They say that it is common to experience a change or shift in your psyche after attending a White Tantric session. Perhaps that seed was planted in my subconscious so I was expecting a change, or, more likely, the idea prepared me to accept any changes that would occur afterward.
Whatever the reason or logic, after a full day of very long and challenging meditations, I did feel different. I feel rumblings and shiftings taking place that I can't quite describe yet, but the most notable was the feeling of low-level anxiety that I have been managing quite well with daily meditation (but still reared its ugly head during especially difficult days/weeks) is gone. I suddenly noticed that the irrational fear that stopped me from answering the phone or opening an email was gone. I was able to face a few stressful situations last week without putting them off and letting them loom large in my mind. This is a revelation to me! I feel lighter on my feet, and much happier in myself.
Anxiety is a huge problem for many people. It can be crippling. I managed to live a semi-normal existence with anxious feelings plaguing me from day to day (some days much better than others), but I know other people suffer to such a great extent that it terribly impacts their ability to function, or even leave the house. My heart goes out to anyone suffering with this condition. If this is you, to any degree, please start meditating! Contact me if you want to start; I would love to help you.
I already recognised that my anxiety was stopping me from dealing with things like housework or making/attending appointments, but it has been holding me back spiritually, as well. My mentor/teacher trainer suggested that we all choose a 40 day meditation after attending White Tantric Yoga. All of that hard work to clear out the subconscious is a great time to plant a new seed of hope and spirituality.
Mentally, I scoffed at the notion. I told myself that I didn't have time, and I wasn't prepared to start ANOTHER meditation. I was very happy with my current routine, thankyouverymuch. (I am nearing on 300 days in a row of Kirtan Kriya, so that's exciting)
Hmm. A lesson I need to learn repeatedly (and then again, and possibly again again) is that when I mentally scoff or kick back at a wise idea, I need to attend to that idea and examine it closer....
This past weekend I attended my teacher training and went to an early morning sadhana session where we performed the long Ek Ong Kar meditation... for 2.5 hours.
I was excited to try it, and obviously a week out from my White Tantric experience, I knew that I could at least sit and meditate for one hour. What's another 90 minutes, right? Easy-peasy!
The experience of meditating in a circle of like-minded people, repeating the same mantra over and over again in the early morning darkness (whilst hearing birds chirping out the window) is like no other. At times I drifted in and out of consciousness (I was tired! We started at 5am!), but I was supported by the mantra's vibrations. I felt a deep change within me, and at times I was very emotionally uncomfortable, like I was in an intense counselling session. I felt the release of some very deep trapped emotions. By the end of the 2.5 hours, I felt like I had dreamed most of the experience. I was rejuvenated and peaceful. And yes, it was a test of self, but all good things in life are worth working for.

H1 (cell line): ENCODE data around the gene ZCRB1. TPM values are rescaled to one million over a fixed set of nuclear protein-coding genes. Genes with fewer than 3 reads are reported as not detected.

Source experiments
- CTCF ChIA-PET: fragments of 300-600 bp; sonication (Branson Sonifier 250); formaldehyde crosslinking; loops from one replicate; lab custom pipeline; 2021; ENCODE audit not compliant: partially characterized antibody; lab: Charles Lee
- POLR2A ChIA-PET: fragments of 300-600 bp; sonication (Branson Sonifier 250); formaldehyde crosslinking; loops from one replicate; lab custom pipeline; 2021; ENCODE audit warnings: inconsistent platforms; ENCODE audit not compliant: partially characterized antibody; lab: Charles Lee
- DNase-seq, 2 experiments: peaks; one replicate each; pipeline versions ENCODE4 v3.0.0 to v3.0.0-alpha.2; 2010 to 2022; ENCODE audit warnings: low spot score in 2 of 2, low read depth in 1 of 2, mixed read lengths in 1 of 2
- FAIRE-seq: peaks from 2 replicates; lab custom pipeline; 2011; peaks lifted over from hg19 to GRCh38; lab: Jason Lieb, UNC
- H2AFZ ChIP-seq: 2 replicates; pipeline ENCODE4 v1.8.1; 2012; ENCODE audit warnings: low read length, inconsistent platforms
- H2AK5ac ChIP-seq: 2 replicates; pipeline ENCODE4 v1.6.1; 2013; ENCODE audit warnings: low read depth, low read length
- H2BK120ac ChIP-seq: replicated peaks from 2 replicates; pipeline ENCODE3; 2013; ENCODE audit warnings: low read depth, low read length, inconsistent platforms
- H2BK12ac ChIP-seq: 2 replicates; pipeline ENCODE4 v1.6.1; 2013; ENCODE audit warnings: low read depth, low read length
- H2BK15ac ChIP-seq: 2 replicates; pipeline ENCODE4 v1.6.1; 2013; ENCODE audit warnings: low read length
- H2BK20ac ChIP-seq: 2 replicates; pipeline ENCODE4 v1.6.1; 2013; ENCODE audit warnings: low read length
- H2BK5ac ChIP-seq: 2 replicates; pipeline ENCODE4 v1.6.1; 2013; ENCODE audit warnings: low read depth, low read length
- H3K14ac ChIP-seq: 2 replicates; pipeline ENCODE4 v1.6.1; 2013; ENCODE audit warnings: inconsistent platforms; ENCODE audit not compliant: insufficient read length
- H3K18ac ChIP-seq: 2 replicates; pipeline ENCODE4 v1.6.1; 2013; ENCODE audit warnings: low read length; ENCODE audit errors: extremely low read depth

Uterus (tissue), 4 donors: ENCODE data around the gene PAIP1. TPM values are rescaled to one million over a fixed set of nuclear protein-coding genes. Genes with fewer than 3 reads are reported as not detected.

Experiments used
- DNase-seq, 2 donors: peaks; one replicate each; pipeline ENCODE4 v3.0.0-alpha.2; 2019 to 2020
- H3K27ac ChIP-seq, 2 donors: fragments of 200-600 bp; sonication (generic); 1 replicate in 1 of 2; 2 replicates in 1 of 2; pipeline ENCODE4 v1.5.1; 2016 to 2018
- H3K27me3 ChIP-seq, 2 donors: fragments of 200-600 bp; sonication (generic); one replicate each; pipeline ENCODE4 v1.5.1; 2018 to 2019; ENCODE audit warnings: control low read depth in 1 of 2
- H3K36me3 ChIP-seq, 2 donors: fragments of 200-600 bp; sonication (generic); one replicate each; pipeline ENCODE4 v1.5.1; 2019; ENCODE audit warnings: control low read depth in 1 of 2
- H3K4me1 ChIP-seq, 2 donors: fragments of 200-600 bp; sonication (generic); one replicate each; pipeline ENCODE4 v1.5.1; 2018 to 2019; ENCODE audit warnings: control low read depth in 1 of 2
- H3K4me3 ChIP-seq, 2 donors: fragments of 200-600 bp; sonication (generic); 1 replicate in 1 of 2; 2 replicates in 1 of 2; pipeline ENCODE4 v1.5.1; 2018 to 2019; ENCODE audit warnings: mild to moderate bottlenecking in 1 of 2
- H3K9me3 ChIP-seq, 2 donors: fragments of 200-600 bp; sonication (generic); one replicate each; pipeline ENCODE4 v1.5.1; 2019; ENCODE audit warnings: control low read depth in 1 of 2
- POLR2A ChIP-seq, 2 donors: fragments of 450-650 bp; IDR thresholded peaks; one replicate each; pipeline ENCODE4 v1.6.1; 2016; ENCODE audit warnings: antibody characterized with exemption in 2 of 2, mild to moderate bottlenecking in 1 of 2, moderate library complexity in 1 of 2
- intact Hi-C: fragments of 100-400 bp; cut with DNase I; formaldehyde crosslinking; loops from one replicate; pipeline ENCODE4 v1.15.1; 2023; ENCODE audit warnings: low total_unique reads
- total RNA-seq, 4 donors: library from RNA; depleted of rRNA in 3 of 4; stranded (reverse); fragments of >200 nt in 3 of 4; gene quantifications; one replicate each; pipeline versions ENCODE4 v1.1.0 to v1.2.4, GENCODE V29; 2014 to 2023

During that day, I felt very strongly pulled toward doing a 40 day meditation of 2.5 hours of long Ek Ong Kar. After all, I'd already done day 1! Great start!
Uufff. How do I fit this into my day? 2.5 hours is 150 minutes. That's a looooonnnggg time to expect complete stillness without being disturbed. I have five children, and they are home educated. I am lucky to have 11 minutes to fit in Kirtan Kriya at random points throughout the day.
There's a reason why the meditation is also known as Morning Call; it needs to be done during the Amrit Vela, the time of the morning nectar, in the hours preceding sunrise.
I'm on day 3, but only 2 of those days have been at home on my own, outside that wonderful circle of yogis that I meditated with on day 1. I have to wake up and start meditating by 4am, so that I am finished with Long Ek Ong Kar by 6.30am and can fit in 11 minutes of Kirtan Kriya before my household awakes.
Committing to such a task isn't for the faint of heart, I'm discovering! While I'm sure that my lack of anxiety has helped propel me towards this meditation, I still need to keep up in order to be kept up!
Yogi Bhajan said, "If you must do sadhana by yourself, then while you are chanting, imagine a million others all around you. Hear them all chanting, with you in the middle, not moving at all. Feel that you do not chant physically, and yet are leading the chant and letting the chant lead you. As you imagine this, continue chanting."
I need to work on imagining a million others around me, supporting and lifting my efforts, as I felt on day 1 with my fellow teacher trainees. I know this is a task God wants me to accomplish and succeed at. There is great treasure to be found at the end of such challenges, and I look forward to being worthy to find great hidden treasures of knowledge.
If you are so inclined, think of me during the Amrit Vela, those hours before sunset. Send me your support as I tremulously step into this new experience!